From Stuff to Less Stuff

I have too much stuff. Most people in America do. In fact, the poorer people are, the more stuff they seem to have. It boggles my mind when I drive around and see homes with a front yard full of old cars. For me at my home, I have too many books. I have made the switch from real books to eBooks, but can not find it in me to let go of the books that I own. I will one day. The second is on things I own but do not possess. I own an enormous amount of Legos from when I was growing up, more books and tools that I left in Chicago more than a decade ago. I will one day let go of all of it.

Some talk about minimalism, selling everything that does not fit into luggage or a small room. Minimalism is about having as little as possible. That’s not for me, I have a daughter, I want her to grow up in a stable home. I just want to have less stuff. I want to remove the stress, anxiety, and burdens of too much stuff. Stuff that we do not use, stuff that we have just because.

“You buy furniture. You tell yourself, this is the last sofa I will ever need in my life. Buy the sofa, then for a couple years you’re satisfied that no matter what goes wrong, at least you’ve got your sofa issue handled. Then the right set of dishes. Then the perfect bed. The drapes. The rug. Then you’re trapped in your lovely nest, and the things you used to own, now they own you.”  Chuck Palahniuk, Fight Club

The quote from Fight Club is perfect. Weddings are the worst when it comes to upgrading what you own. When my wife and I got married, we had separate sets of dishware. We had no need for new plates or flatware, but our friends and family convinced us that we could use the wedding as an excuse to ‘upgraded.’ We asked for a very nice set, and received what we asked for. We enjoy using the new dishes, but we are no happier because we are eating with nicer forks on nicer plates. Our lives are no better now because we own something nicer. Our only saving grace is that we gave away our old sets.


Owning less, is not about suffering. It is about consuming less, and when you do consume thinking about what you intend to purchase. Is it something that will bring value to your life? Value to the lives of those around you? Will you use it? Will it make you truly happy in a week? a month? a year from now? The items certainly may, but more than likely they will not. Are you happy without it now?

When you do consume, are you price sensitive? If so, why? It might be better to spend twice as much if the item will last longer. How many times have you bought a cheap article of clothing or shoes, just to get rid of them shortly after buying them? Having less is not about being frugal, it is about owning less, and for most I recommend owning spending extra money and investing in what you own. I hate to say invest in what you own, but if a $150 pair of jeans will last you 3 years compared to a cheap pair of pants that barely last 2 months, the more expensive pair is worth it. However there is no reason to buy new clothes just because you want something to last longer. Use what you have first, by not spending you free up money instead of throwing it,on some habitual money pit that doesn’t make much of a positive impact on your life.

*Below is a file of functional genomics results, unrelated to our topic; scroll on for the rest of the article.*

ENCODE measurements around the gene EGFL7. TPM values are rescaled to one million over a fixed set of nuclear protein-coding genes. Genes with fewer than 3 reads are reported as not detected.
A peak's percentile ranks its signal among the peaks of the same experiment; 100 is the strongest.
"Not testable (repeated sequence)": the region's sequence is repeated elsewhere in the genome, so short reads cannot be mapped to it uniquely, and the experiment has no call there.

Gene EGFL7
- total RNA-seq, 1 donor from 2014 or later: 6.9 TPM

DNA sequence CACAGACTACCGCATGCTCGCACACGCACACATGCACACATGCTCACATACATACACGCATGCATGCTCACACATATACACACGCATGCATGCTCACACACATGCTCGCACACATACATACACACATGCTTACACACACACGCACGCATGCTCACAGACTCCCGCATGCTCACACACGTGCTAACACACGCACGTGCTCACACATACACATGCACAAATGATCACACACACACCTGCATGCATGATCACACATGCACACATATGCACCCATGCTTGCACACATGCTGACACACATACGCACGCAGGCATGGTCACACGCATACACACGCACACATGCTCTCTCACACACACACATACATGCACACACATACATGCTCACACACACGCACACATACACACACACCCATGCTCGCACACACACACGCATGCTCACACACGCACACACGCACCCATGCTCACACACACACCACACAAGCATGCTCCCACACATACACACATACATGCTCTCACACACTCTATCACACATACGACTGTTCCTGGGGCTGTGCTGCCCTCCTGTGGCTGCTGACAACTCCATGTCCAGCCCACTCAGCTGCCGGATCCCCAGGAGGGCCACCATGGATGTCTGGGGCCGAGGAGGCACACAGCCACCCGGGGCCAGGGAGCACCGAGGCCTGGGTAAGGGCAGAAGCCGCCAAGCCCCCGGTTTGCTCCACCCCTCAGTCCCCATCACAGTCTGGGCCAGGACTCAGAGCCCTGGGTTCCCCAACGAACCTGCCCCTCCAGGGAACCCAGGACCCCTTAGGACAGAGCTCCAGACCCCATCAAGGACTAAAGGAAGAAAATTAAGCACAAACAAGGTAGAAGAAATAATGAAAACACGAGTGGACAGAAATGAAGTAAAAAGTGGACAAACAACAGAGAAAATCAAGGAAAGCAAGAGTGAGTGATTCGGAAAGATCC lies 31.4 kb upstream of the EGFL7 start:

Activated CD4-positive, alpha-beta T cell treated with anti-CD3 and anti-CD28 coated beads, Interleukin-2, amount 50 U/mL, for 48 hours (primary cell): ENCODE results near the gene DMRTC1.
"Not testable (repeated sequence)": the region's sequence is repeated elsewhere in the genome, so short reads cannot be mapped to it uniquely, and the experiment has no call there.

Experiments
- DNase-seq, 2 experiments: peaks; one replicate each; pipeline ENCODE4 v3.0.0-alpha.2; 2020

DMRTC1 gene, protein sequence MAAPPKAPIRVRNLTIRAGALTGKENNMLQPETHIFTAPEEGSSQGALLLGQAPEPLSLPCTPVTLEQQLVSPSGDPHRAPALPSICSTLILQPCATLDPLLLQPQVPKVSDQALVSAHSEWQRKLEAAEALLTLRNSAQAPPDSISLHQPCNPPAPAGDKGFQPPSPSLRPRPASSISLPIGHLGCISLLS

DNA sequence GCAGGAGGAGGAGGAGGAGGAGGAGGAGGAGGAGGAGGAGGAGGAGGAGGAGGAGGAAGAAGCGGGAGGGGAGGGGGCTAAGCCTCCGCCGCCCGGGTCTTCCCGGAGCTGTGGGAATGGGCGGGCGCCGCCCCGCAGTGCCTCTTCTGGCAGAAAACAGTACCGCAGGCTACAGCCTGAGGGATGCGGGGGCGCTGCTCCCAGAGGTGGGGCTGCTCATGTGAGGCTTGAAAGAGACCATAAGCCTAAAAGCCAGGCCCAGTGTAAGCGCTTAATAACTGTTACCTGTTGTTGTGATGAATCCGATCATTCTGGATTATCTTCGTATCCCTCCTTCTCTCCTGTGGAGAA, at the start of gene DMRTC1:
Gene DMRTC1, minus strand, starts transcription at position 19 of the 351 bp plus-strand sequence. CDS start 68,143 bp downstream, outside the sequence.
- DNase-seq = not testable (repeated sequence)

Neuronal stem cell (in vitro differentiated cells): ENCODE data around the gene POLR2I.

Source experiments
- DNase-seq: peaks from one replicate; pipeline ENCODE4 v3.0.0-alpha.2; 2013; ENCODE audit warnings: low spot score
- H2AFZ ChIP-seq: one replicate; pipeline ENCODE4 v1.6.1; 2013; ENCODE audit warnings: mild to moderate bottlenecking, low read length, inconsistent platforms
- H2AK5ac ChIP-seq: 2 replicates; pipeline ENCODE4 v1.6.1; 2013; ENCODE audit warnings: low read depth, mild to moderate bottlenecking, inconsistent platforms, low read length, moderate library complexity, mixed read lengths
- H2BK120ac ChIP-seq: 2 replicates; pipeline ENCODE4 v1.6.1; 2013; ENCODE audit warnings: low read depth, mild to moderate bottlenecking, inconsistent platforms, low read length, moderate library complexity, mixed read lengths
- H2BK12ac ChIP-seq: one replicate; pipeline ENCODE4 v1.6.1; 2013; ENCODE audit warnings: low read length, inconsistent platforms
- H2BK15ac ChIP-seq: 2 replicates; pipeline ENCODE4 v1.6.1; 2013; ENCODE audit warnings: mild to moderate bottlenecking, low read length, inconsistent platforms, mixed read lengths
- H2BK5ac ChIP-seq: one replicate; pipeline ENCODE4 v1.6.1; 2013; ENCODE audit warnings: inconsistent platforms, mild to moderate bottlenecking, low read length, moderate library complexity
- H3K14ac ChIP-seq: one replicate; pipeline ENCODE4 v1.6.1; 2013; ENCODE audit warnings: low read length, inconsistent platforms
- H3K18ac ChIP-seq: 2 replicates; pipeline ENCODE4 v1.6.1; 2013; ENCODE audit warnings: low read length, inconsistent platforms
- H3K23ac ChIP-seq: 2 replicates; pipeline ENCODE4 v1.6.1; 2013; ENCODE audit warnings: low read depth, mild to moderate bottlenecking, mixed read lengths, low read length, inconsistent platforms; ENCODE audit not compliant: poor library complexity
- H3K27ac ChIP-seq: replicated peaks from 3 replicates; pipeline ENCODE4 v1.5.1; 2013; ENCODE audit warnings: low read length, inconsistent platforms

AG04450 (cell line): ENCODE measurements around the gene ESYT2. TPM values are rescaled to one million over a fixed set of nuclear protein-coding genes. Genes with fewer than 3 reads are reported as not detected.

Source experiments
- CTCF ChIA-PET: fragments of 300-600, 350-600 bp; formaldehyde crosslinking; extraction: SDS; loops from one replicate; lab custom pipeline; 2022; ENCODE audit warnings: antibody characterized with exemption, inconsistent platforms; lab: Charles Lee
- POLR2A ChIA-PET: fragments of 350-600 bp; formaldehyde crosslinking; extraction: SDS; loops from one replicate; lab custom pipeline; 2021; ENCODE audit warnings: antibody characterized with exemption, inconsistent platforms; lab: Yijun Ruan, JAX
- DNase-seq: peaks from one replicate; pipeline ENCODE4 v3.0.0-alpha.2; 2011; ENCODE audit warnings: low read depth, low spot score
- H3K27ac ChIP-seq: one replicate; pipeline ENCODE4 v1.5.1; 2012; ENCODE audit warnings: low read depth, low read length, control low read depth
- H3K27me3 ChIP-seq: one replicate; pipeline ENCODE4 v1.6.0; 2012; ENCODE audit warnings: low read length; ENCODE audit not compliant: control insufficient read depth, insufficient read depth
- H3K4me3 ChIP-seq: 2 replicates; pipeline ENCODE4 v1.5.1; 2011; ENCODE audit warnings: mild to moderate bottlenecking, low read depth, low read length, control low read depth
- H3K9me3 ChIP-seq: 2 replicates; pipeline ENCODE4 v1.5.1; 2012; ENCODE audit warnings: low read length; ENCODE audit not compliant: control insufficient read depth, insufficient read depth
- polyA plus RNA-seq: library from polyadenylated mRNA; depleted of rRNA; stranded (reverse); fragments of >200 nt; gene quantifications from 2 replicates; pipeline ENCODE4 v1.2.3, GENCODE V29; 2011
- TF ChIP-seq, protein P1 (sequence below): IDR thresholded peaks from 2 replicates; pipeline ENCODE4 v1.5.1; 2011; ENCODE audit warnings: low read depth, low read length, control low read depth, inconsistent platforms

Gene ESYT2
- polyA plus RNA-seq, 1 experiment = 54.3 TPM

Yo-Yo Cycle
Don’t get rid of stuff just because you can. If you do this, the most likely result is that you’ll be sad and lonely without your stuff and will just end up buying new versions of them, which supports conspicuous consumption, costs you a bunch of money, kills the rain forests and generally wreaks havoc on the world in general. Don’t put yourself in the position to yo-yo when it comes to this many things.

Why Collect?
Think about lives 100 years ago or 1,000 years ago. Stuff used to be incredibly valuable and hard to obtain. Archaeologists dig up sites all of the time, and the stuff is hoarded by the ruler, no one else had anything. Over the past 100 years, and really the past 50 years, stuff has gotten a lot cheaper. However, our attitudes toward it haven’t changed correspondingly. We attach too much value to stuff. We can not take it with us, so why collect it? Maybe your collection makes you happy, but what else could make you happy if you could free yourself from the burden of stuff? Sell it, make someone else happy.

After all is said and one, I am not saying that there is anything inherently wrong with owning material possessions. The issues we experience are when we attach too much value to what we own and let it own us. I am far from perfect, and when I was younger I bought stuff just because I could. Looking back I see many items I purchased and never once used.